Foo Fighters photo waiver one of the severest in the industry: Here's why we didn't sign

Categories: Gimme News
davegrohlsketch.jpg
Author's rendering of Dave Grohl. Is this what we want music journalism to look like?
If you've seen our Foo Fighters review today, you'll notice that the only photos we ran were teeny-tiny cell phone shots taken from our reviewer's seats. This wasn't for lack of of a photographer on our part, or a lack of effort: we refused to shoot the show because of an oppressive set of terms laid out by the band's management. 

And it's a symptom of an ongoing battle between major touring acts and freelance photographers that's spiraling out of control. 

In this instance, prolific Gimme Noise photographer Erik Hess was assigned to shoot Foo Fighters at the Xcel Energy Center last night (you can see his photos of openers Rise Against here). As with other large tours, the band's management had the venue send out a contract for our photographer to sign before we would be approved for a photo pass. But unlike most other large tours, this contract went well above and beyond the usual "I agree to shoot this band for this publication" fare and veered into creative and editorially destructive territory.

In the interest of full disclosure, you can read the contract for yourself below -- but for those of you not fluent in legalese, I'll summarize the most blatantly overreaching parts. 

From our perspective, there are two parts of this contract that are problematic. The first requires "approval of the photos," a phrase we've seen crop up on more and more photo contracts recently. Basically, the management company is creating a situation where they can legally control which photos we are allowed to publish. This kind of phrasing sets a dangerous precedent for publications. If we're allowing Dave Grohl's management to pick and choose which photos they'd like to see of him in the press, what's to stop them from thinking that, in the future, they could ask for control over the concert review itself? 

Janet Jackson tried it recently, so it isn't as crazy as it may sound. 

Luckily for journalists everywhere, Ms. Jackson's contract was met with such opposition by outlets nationwide that she eventually abandoned it all together, but not before stirring up a new wave of debate over this ongoing issue.

The second sketchy part of the contract is becoming more and more common, and is more harmful to freelance entertainment photography as a profession: The management company wants to own all photos taken of their client from the moment the photographer's shutter clicks. This goes far beyond the pale of what is usually asked in these contracts and strips the photographer of any ownership or rights in regards to their work. The contract even goes so far as to say that, if requested, the photographer must march down to the U.S. Copyright Offices and transfer ownership of the work over to the band. All for the ability to spend 10 minutes crammed into a photo pit in front of Dave Grohl.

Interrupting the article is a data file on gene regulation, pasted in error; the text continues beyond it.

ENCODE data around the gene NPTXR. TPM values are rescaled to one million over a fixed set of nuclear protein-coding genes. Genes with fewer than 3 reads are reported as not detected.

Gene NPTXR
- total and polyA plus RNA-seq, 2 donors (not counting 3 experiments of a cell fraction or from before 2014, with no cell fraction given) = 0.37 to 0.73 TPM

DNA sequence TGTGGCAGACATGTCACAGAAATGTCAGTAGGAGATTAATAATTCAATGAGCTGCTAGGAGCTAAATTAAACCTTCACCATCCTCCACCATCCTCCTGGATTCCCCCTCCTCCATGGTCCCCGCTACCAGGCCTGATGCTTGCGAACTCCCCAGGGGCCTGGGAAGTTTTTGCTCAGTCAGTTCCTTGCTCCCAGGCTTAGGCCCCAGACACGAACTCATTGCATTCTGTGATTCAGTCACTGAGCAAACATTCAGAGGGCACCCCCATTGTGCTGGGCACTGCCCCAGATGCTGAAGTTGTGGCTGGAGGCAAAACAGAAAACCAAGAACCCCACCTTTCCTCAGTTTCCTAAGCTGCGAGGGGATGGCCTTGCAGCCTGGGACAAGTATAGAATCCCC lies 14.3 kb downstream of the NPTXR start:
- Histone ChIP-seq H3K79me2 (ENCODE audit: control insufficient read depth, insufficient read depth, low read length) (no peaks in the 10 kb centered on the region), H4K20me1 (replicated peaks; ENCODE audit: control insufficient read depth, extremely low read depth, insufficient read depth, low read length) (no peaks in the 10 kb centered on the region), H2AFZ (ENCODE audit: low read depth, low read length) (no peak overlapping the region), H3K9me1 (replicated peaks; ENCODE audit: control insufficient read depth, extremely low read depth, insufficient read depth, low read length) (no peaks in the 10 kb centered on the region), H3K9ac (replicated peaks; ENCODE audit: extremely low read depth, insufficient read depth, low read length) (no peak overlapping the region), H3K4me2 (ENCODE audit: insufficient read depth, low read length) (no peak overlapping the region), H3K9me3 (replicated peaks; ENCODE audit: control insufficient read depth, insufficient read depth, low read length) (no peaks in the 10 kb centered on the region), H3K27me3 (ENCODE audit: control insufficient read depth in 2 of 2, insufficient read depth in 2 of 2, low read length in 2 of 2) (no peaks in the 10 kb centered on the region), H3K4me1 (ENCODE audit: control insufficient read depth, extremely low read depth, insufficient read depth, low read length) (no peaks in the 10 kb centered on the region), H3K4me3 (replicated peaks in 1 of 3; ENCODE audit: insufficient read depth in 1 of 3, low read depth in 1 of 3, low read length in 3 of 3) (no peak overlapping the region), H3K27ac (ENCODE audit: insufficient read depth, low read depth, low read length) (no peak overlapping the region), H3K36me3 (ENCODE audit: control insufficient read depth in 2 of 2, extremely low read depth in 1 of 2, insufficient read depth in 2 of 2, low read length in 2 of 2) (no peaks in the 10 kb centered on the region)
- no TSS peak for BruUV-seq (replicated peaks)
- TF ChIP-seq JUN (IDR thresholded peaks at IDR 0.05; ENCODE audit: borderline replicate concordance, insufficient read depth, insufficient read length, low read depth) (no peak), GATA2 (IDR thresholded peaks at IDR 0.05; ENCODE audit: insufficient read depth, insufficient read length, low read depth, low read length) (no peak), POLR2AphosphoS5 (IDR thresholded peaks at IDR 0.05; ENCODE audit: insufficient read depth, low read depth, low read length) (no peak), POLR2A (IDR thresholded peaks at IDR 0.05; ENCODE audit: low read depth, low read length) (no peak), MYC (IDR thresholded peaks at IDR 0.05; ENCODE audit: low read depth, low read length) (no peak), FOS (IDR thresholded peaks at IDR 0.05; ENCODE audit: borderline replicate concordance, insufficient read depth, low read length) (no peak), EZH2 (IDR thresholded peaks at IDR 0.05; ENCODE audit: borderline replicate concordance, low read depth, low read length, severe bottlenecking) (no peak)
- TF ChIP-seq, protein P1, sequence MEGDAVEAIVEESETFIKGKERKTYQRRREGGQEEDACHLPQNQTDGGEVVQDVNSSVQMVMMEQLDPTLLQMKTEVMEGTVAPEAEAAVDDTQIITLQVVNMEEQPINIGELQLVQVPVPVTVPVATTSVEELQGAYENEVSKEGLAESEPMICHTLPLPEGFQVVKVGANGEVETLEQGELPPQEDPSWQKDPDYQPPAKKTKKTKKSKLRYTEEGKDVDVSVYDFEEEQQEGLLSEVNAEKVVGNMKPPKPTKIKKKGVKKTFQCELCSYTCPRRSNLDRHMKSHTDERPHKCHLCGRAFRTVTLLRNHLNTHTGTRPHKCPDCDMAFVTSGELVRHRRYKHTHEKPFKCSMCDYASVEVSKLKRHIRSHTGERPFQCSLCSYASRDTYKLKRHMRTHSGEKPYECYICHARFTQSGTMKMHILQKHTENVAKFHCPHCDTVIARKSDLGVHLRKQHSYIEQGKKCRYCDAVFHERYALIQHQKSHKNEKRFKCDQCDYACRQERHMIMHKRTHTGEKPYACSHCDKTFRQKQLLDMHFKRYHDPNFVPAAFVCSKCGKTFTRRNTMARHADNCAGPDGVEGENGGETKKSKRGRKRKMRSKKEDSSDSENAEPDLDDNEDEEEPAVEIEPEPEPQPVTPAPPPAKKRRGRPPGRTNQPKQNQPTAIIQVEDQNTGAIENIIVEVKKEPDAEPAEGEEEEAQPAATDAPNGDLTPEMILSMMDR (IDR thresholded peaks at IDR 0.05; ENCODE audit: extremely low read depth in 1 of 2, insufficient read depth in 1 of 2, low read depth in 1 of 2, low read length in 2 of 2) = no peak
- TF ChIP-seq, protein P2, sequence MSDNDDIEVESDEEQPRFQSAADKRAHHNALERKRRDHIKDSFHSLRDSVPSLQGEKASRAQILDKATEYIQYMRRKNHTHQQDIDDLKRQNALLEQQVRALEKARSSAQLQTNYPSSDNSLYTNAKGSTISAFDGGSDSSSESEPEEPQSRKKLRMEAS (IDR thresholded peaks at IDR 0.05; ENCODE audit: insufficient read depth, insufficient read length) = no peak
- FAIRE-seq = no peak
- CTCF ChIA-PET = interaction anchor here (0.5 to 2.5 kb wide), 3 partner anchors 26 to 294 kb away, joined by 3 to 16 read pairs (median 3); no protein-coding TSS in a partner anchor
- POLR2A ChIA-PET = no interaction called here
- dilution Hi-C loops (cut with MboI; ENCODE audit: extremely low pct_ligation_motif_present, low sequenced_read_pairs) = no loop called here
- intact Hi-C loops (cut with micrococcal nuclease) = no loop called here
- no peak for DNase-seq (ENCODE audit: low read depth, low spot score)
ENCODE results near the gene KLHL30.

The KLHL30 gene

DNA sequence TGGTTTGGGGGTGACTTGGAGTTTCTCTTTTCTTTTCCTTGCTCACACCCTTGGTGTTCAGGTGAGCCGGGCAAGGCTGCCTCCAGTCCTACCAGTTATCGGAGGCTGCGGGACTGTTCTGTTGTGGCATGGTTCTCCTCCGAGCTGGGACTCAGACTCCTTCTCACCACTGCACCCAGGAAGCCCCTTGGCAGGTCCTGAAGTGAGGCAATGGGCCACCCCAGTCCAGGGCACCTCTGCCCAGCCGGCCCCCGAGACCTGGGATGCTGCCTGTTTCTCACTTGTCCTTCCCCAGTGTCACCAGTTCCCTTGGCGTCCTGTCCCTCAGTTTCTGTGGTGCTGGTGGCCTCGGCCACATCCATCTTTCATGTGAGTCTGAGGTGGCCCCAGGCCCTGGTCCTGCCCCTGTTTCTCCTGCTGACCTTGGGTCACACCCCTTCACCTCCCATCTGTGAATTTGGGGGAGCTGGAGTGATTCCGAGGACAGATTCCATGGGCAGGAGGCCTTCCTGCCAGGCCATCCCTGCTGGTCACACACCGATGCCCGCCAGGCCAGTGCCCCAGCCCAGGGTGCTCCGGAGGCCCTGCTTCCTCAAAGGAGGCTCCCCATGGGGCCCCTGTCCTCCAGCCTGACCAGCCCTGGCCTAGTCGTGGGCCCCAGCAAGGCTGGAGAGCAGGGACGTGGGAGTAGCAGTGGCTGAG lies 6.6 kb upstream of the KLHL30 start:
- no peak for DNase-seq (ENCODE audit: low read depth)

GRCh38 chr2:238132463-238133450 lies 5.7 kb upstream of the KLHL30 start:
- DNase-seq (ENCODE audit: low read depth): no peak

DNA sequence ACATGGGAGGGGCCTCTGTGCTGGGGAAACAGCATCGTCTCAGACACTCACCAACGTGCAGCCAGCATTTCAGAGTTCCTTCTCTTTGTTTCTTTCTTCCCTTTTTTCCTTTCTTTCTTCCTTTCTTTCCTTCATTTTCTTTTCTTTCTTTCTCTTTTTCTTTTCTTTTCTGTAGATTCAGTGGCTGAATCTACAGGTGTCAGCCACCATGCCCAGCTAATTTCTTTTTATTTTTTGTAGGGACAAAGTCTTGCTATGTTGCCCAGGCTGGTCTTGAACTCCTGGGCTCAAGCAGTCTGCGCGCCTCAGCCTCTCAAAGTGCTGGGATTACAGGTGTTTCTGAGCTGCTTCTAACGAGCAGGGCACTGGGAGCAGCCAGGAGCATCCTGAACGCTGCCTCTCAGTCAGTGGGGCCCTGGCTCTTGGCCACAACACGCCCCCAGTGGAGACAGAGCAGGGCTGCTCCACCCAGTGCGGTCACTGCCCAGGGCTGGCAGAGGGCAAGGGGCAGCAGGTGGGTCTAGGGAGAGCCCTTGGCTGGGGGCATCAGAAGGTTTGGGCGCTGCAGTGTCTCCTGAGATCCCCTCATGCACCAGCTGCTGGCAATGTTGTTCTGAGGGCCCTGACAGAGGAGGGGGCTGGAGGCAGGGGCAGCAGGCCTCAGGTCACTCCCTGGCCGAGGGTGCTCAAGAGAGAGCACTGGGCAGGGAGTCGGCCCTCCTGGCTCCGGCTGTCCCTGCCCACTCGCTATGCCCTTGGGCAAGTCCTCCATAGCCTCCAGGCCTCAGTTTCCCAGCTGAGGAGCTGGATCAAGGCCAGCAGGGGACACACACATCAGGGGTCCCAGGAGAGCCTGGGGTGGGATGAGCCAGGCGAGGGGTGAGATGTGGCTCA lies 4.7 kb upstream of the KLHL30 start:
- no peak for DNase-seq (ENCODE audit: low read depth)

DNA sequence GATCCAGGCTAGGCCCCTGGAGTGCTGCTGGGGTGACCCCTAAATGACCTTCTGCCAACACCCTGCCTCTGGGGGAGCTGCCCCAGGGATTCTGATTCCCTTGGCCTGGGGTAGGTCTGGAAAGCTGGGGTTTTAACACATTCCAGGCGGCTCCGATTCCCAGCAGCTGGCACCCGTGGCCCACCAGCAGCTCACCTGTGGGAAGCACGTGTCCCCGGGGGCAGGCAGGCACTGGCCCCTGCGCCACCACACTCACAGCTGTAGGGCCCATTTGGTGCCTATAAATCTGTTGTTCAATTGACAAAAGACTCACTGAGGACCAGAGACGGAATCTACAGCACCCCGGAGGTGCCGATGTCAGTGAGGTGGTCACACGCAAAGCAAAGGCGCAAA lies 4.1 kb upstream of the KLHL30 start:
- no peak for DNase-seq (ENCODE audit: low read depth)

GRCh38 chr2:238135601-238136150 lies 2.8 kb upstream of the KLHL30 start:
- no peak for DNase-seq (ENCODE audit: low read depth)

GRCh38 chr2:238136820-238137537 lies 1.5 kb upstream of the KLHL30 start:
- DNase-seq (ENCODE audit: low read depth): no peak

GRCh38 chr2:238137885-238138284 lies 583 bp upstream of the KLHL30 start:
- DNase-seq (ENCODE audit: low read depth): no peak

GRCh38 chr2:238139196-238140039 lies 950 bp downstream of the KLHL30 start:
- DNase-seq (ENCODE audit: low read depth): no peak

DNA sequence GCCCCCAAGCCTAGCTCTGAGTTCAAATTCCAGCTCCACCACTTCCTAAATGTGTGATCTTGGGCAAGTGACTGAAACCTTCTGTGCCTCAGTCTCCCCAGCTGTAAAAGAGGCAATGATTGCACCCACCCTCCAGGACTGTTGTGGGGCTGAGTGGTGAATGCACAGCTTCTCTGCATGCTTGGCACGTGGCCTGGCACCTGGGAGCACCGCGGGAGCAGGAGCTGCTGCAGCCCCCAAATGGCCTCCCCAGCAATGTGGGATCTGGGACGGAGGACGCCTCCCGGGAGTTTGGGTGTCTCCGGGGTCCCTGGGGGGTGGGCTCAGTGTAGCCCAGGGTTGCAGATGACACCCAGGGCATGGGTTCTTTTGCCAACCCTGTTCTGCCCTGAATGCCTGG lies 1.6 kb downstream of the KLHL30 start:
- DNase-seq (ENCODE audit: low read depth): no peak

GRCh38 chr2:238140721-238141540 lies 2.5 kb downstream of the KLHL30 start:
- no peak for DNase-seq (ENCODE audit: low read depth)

While we have taken a stand against contracts like this -- when we've encountered harsh ones, like at this summer's Britney Spears show, we've flat-out refused to shoot the show -- many publications are still either blissfully unaware of these problems or choosing to sign the contracts and look the other way. For the Foo Fighters show, a few of the publications pushed back and were allowed to sign less oppressive contracts instead. Unfortunately, after much negotiating we were told that we had to sign it as-is to receive a photo pass, so we declined.

All of which indicates that the tour management knows they are asking too much with these contracts. This kind of abusive contract language seems specifically aimed at photographers who make their living as freelancers or those still amateur enough that they will sign away all their rights for a chance take pictures of a famous musician. 

But for those of us trying to get awesome shots of Dave Grohl and uphold our publication's editorial integrity, it puts us in an awkward spot.

To get a better sense for this trend of abusive photo contracts in the music industry, we conducted an informal poll of some of our colleagues and peers. Click over to page 2 to read their thoughts and see the contract that led us to decline shooting last night's Foo Fighters tour kick-off show.




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